The Milky Way is on a collision course with the Andromeda galaxy, and when the two colossal entities meet, they’ll shred each other apart.

What remains less certain, however, is what will happen to each of the galaxies’ black holes — those cryptic places in space where gravity’s pull is so powerful, not even light can escape. Now, for the first time, scientists have observed two “supermassive” black holes orbiting each other in a galaxy unfathomably far away from Earth — 750 million light-years — providing a clue to our own galaxy’s smashing fate. The observations were published this week in The Astrophysical Journal.

Inside this far-off galaxy, University of New Mexico scientists spotted two black holes and have been watching them closely for over a decade. They are huge, with a combined mass of 15 billion times our humble sun, and scientists estimate that it takes 24,000 years for these black masses to orbit one another. This presents a problem, because us Earthlings can’t possibly live long enough to glimpse the curving nature of their orbits.

“The best way to detect orbital motion is to be able to see the curvature, but we would have to live 4,000 years,” the study’s lead author and astrophysicist Karishma Bansal, tells Inverse. “The process itself is slow — maybe after 1,000 years, but I won’t be here so I won’t know.”

A false color image of the two massive black holes, as observed by the Very Large Array radio telescopes. Each black hole is surrounded by discs of orbiting matter, with jets of other matter shooting out atop and below.

Measuring this curvature would be like trying to discern the travels of a snail in another solar system. “If you imagine a snail on the recently-discovered Earth-like planet orbiting Proxima Centauri — 4.243 light years away — moving at 1 centimeter per second, that’s the angular motion we’re resolving here,” said Roger W. Romani, a physics professor at Stanford University.

Lacking immortality, Bansal and her team tried another tactic. She pinpointed the locations of both colossal galaxies, using a system of 10 radio telescopes placed across the U.S., collectively called the Very Long Baseline Array (VLBA), and over a period of 12 years they measured how one galaxy moved in relation to the other. The plotted changes in position suggest that the two black holes, forced together by a convergence of galaxies, are orbiting one another, though the shape of their orbits remains unknown.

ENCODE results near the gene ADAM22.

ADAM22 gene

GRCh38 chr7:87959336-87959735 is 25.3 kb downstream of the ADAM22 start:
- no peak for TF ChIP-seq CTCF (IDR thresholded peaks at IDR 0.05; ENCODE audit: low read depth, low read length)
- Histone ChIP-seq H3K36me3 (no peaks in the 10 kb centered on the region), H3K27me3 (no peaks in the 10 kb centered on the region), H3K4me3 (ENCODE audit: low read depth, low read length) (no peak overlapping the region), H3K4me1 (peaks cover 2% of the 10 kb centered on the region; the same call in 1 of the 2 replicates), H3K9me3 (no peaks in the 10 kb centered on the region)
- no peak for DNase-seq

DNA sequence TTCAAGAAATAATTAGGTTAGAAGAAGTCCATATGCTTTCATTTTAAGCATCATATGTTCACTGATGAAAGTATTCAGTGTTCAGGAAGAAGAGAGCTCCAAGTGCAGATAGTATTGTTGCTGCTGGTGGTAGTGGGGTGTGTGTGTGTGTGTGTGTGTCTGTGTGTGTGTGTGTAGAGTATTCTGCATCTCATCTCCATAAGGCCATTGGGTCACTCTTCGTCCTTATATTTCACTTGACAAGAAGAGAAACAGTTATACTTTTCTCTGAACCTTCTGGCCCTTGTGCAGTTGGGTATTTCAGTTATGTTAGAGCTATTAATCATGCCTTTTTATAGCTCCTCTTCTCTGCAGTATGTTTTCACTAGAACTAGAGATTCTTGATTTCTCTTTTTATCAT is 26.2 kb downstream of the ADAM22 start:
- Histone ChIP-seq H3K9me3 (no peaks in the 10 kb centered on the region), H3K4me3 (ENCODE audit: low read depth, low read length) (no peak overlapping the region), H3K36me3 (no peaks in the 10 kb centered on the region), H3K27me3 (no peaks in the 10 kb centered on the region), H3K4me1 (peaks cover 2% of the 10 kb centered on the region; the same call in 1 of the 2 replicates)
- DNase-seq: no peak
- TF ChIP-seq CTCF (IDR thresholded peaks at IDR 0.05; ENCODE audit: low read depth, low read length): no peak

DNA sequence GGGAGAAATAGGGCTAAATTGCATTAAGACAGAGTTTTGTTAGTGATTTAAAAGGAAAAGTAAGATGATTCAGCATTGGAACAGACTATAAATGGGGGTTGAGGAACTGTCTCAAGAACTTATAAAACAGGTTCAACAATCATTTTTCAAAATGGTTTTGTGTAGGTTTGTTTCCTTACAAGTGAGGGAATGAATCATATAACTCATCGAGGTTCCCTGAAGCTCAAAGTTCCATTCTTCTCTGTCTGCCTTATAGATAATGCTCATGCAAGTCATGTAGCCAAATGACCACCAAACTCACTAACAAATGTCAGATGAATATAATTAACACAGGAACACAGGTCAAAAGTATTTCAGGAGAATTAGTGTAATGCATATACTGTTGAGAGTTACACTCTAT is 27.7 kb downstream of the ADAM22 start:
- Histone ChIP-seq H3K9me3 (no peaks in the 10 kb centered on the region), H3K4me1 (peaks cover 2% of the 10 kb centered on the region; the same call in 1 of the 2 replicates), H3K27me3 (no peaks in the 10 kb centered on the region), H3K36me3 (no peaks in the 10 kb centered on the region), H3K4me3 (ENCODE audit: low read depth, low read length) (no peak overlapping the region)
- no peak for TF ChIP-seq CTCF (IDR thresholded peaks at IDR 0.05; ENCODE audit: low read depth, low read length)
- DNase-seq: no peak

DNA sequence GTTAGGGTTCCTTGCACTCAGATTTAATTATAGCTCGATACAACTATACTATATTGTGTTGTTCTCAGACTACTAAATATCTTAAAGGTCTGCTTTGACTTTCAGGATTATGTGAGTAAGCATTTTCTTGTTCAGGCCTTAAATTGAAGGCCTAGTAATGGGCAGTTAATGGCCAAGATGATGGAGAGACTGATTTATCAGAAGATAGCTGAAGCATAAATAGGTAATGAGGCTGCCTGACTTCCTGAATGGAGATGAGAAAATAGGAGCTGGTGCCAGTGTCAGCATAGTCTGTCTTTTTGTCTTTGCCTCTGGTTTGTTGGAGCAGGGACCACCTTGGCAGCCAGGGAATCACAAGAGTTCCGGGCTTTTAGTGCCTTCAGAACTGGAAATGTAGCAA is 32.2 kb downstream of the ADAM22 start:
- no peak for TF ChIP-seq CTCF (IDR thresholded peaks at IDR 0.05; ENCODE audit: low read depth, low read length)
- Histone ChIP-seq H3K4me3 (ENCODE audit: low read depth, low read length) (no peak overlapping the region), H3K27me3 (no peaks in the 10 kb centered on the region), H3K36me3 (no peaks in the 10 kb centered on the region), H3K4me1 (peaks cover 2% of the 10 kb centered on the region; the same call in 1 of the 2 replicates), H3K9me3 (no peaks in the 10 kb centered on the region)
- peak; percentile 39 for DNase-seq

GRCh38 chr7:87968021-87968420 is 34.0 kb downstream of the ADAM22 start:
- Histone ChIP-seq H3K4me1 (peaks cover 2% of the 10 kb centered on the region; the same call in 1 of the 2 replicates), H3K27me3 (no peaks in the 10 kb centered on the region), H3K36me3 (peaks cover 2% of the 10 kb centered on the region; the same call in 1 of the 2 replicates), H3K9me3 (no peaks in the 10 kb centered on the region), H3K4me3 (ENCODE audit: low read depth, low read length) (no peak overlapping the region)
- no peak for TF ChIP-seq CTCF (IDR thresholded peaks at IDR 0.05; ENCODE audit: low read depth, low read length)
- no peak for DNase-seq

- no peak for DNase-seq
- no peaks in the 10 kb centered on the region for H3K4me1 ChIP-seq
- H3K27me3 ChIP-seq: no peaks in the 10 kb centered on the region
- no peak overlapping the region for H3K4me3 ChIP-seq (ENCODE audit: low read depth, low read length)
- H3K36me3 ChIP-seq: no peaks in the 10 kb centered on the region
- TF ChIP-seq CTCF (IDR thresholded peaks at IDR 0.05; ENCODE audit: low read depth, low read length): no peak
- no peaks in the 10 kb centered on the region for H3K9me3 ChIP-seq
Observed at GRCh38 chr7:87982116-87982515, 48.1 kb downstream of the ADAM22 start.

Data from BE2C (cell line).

Orbiting black holes are certainly intriguing, but scientists like Bansal wonder what happens next. The assumption is that these black holes will one day collide (a recurring theme in our universe), creating the rippling gravitational waves discovered in 2016 by a team of over 1,000 scientists, but there is no observable evidence of this collision occurring.

Finding a more compact binary galaxy system — with two black holes that don’t take 24,000 years to orbit one another — could give researchers a better look into the behaviors of these orbiting mega-masses, perhaps an instance of two black holes orbiting each other, or even fusing together, or absorbing one another in some twisted, cosmic union. “If we manage to find something closer, that would be huge,” says Basnal. “That would tell us what would happen. Their fate – it’s a mystery.”

An image from NASA's Chandra X-ray Observatory shows two galaxies colliding 140 million light-years from Earth.

And this will show us what fate has in store for our galaxy, the Milky Way, as it’s on course for a consequential meeting with the billion-star Andromeda, though in, perhaps, one billion years.

“They will rip one another apart, and the material around each other will merge,” explains Basnal. “Because they are both spiral galaxies, and are both so huge, they will distort the structure of one another.”

As for the black holes, it remains to be known, but scientists are peering into the cosmos to find out. “That’s what’s cool about astronomy,” she says. “You get to see something about our own future.”

Abstract: The radio galaxy 0402+379 is believed to host a supermassive black hole binary (SMBHB). The two compact-core sources are separated by a projected distance of 7.3 pc, making it the most (spatially) compact resolved SMBHB known. We present new multi-frequency VLBI observations of 0402+379 at 5, 8, 15, and 22 GHz and combine them with previous observations spanning 12 years. A strong frequency-dependent core shift is evident, which we use to infer magnetic fields near the jet base. After correcting for these shifts we detect significant relative motion of the two cores at at . With some assumptions about the orbit, we use this measurement to constrain the orbital period yr and SMBHB mass . While additional observations are needed to confirm this motion and obtain a precise orbit, this is apparently the first black hole system resolved as a visual binary.

Photos via UNM Newsroom, NASA